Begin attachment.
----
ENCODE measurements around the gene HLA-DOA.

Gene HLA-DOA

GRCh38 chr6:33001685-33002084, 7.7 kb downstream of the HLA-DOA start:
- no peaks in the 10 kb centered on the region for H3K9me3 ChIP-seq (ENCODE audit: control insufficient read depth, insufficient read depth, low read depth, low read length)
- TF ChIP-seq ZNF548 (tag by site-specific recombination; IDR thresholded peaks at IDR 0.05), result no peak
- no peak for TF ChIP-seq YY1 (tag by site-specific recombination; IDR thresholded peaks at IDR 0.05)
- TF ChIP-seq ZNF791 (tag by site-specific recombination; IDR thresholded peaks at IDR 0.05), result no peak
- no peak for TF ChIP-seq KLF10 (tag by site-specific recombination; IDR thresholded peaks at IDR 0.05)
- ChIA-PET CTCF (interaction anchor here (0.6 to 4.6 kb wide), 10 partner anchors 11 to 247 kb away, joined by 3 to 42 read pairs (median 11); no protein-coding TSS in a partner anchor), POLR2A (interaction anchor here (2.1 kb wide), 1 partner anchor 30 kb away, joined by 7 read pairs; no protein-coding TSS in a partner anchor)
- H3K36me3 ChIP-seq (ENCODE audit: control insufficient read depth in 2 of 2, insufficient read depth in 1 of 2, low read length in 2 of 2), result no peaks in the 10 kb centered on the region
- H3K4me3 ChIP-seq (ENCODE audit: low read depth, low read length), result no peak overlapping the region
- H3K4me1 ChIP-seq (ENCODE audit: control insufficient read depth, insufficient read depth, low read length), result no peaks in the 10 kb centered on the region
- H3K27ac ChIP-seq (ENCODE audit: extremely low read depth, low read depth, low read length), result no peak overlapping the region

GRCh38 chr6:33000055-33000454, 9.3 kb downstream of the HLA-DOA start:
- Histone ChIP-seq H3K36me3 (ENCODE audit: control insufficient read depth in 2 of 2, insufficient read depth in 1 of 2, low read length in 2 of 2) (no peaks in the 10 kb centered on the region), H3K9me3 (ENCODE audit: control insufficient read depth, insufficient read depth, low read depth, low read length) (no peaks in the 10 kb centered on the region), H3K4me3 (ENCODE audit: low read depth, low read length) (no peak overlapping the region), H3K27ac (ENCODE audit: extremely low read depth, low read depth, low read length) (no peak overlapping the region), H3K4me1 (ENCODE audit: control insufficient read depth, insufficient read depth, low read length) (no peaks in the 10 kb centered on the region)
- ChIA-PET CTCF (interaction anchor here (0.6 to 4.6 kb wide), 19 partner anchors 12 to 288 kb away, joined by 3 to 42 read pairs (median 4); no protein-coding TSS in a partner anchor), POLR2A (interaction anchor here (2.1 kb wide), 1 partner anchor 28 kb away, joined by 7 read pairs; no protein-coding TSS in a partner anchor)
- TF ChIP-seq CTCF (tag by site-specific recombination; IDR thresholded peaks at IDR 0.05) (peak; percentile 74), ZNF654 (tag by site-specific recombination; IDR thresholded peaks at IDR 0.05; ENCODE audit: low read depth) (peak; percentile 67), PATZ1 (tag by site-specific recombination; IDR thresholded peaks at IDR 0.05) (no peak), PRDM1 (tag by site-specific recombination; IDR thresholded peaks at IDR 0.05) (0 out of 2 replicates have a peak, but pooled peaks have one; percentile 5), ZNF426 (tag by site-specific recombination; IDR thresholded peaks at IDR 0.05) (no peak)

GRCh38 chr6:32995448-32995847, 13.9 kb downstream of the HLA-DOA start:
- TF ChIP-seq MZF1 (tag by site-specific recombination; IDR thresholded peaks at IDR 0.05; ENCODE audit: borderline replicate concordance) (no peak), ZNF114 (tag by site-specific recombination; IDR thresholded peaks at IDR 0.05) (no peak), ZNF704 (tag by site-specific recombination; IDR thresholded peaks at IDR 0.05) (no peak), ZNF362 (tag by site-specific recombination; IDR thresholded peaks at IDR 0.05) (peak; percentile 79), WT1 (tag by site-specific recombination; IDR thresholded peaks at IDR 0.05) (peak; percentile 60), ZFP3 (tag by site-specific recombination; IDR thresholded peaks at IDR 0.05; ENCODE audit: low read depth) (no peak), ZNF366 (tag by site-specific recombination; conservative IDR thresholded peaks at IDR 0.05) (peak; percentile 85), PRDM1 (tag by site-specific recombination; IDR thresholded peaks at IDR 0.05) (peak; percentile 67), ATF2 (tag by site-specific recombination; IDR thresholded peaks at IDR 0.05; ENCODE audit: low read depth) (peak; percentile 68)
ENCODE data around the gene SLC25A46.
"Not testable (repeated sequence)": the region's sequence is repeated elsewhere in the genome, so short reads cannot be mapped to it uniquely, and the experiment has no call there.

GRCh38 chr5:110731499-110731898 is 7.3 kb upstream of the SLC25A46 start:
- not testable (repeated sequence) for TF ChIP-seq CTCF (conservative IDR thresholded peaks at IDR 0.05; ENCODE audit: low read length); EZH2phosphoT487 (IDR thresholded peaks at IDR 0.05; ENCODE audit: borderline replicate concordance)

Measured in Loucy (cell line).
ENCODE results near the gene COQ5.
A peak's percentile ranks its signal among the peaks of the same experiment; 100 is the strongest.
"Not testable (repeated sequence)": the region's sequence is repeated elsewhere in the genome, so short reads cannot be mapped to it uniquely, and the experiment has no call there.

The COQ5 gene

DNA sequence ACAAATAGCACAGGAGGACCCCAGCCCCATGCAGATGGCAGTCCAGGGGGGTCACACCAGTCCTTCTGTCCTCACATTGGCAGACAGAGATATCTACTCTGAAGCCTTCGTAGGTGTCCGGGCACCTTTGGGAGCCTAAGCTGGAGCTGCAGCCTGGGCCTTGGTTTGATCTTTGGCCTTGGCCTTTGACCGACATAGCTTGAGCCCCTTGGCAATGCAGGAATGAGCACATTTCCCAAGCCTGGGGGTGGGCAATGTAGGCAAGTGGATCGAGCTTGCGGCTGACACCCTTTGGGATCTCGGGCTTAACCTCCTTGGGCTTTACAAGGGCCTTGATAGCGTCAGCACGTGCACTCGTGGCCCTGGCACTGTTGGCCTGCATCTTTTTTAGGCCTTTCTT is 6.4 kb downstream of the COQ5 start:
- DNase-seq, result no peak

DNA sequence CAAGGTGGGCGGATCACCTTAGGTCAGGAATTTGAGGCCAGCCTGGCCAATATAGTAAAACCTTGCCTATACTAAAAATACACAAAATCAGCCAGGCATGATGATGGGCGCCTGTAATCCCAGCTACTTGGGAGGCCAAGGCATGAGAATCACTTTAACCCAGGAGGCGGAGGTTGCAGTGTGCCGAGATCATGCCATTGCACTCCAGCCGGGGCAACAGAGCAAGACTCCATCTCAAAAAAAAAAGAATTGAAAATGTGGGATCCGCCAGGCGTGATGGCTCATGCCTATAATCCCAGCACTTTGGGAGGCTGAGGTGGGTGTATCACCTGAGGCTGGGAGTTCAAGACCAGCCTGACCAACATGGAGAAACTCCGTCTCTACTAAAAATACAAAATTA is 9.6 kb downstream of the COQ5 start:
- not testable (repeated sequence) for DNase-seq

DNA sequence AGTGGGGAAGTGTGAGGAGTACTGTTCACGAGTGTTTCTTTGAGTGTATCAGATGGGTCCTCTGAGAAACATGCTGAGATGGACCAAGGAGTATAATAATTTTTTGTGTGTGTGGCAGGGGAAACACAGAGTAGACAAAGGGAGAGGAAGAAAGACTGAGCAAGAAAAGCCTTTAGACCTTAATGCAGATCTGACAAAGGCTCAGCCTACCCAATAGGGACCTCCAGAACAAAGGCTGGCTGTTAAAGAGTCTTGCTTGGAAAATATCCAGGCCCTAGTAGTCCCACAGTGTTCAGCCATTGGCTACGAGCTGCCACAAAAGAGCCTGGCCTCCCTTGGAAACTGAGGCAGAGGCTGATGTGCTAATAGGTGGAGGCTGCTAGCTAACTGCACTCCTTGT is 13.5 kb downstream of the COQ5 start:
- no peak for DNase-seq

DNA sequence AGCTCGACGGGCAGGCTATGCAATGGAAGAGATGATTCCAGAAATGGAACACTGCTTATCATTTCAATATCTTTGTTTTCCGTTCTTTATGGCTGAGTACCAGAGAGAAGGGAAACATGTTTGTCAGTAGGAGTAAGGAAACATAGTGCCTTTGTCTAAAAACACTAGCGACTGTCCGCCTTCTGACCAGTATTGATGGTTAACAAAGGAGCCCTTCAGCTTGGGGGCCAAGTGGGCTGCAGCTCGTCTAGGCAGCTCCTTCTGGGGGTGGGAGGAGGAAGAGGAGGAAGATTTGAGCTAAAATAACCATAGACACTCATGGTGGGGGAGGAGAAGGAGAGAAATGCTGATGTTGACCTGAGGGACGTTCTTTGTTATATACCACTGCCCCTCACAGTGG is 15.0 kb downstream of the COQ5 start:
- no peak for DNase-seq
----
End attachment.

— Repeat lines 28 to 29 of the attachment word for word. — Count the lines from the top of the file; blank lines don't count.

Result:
The COQ5 gene

DNA sequence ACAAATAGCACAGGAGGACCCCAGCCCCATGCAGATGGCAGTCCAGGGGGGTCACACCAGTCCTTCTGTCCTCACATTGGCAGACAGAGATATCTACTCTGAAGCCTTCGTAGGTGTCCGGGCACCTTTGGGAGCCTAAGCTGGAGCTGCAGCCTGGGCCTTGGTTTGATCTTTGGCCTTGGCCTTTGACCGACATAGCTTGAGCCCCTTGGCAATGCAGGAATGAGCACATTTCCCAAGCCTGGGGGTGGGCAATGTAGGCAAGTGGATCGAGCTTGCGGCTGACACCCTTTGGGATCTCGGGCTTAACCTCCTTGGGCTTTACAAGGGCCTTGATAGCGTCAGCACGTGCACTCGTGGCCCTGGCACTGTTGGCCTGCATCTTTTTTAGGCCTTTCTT is 6.4 kb downstream of the COQ5 start: